BRUNSWICK, Maine — Brunswick may take another crack at applying for quiet zone status for two downtown railroad crossings.

In 2012, the town applied for expanded quiet zone status for the Union and Stanwood street crossings. That application was rejected by the Federal Railroad Administration owing to the number of trains traveling through the area.

“We thought we were approved. Pan Am objected to some calculations we used, and we had to start over,” said Town Manager John Eldridge on Monday, referring to the freight rail company that operates on rails through town.

“The little twist” to the story, said Eldridge, is that the town may be able to use a different set of calculations that includes an average of all crossings between Union Street and Freeport, which means the town might qualify for Union and Stanwood crossing quiet zones after all.

Quiet zones maintain warning lights and crossing gates but restrict train horn blasts to limited daylight hours except in emergencies.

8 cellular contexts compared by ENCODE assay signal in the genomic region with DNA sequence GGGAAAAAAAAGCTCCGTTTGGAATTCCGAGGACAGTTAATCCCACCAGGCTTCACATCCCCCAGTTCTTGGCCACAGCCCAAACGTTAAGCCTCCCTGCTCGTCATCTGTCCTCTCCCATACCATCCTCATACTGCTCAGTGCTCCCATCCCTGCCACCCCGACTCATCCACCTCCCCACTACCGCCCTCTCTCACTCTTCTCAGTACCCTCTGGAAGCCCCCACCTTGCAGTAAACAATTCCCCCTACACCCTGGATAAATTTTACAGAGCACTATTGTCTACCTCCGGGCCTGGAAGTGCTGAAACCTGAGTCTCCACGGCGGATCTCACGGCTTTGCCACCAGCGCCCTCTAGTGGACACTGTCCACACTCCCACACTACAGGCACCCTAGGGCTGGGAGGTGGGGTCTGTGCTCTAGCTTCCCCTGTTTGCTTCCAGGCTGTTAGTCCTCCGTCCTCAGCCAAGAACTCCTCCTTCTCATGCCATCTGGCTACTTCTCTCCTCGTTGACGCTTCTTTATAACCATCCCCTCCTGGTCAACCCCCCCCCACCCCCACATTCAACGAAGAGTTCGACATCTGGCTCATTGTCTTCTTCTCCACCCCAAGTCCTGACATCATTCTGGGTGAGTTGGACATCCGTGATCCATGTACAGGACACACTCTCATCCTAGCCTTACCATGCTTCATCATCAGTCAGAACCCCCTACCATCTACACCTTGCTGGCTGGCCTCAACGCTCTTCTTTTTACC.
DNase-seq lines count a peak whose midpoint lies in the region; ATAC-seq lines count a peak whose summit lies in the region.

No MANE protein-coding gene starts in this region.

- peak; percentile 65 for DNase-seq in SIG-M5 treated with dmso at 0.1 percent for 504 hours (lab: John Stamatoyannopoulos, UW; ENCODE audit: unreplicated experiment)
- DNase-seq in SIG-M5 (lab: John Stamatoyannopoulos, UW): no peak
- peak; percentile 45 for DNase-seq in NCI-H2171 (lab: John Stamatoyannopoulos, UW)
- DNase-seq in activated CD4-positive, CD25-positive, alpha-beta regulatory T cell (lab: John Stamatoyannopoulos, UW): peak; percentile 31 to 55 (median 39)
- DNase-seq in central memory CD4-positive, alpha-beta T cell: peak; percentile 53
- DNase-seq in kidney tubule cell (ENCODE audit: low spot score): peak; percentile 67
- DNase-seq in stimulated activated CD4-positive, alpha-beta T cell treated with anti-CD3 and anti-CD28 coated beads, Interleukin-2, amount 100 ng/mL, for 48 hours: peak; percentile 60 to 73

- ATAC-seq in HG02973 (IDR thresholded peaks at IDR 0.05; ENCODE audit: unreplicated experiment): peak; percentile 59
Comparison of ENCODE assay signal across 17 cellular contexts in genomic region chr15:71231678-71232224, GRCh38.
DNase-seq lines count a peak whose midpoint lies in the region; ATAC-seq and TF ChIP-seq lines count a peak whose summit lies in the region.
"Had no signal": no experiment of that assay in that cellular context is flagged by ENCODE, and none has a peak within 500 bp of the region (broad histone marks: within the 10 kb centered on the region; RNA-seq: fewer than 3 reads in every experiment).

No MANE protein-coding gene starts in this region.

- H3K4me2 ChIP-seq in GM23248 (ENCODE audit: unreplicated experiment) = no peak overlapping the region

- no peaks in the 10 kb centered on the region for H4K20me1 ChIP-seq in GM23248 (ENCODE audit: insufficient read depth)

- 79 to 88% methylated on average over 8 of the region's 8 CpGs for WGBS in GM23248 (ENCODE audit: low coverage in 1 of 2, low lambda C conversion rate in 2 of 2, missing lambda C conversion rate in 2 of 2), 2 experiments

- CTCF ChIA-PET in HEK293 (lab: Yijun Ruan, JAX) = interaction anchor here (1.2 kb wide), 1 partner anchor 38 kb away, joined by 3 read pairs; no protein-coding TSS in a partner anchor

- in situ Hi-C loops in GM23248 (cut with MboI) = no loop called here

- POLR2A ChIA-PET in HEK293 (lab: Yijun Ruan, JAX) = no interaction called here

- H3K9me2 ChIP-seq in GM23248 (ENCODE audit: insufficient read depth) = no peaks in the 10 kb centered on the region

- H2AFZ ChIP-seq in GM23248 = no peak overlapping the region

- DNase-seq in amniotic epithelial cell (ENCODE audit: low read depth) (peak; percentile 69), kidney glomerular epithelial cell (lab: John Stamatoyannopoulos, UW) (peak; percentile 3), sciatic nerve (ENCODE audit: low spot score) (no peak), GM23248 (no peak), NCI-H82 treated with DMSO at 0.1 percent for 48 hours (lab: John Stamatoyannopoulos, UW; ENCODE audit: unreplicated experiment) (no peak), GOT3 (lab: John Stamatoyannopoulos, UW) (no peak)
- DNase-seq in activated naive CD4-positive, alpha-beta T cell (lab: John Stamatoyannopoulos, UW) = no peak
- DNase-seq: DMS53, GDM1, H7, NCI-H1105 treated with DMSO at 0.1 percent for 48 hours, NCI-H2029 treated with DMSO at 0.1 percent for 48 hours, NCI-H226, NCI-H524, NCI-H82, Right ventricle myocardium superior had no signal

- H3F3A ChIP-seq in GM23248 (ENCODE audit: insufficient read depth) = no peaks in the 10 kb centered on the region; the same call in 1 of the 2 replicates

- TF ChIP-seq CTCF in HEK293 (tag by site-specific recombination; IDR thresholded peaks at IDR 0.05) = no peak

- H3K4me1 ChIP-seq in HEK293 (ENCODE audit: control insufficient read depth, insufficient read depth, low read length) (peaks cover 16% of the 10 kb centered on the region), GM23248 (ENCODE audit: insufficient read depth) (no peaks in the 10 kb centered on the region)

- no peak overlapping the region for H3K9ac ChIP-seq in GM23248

“I’m concerned with not having a horn at certain locations because of high traffic flow,” said Town Councilor John Richardson.

Eldridge noted that the town’s engineering firm may recommend additional supplemental safety upgrades, even if the town qualifies for quiet zone expansion.

In response to the town’s rejected application, Brunswick Public Works Director John Foster estimated in 2014 that upgrades would cost $100,000 to $300,000 per crossing, plus $40,000 for the construction of a new median island and alterations to roadside curbing.

Quiet zones have already been established for Park Row and Maine Street crossings in Brunswick.

Freeport successfully instituted quiet zones for that town’s eight railroad crossings in 2013.

The FRA uses a risk index calculator that takes into account factors such as the rail crossing’s gates system, the number of trains traveling through the area, and how automobile traffic is directed. If the the risk index is too high, the quiet zone designation is not granted.

Brunswick has spent $3,500 studying the issue so far, and Eldridge is investigating how much more the town may have to spend if it wants to continue pursuing more quiet zones.

Town Councilor Suzan Wilson noted that quiet zones involve a “trade off” between what the public considers a nuisance and what the railroad operator considers safety.

“Quiet zones aren’t necessarily quiet,” Wilson said. “The operator always has the prerogative to use the horn.”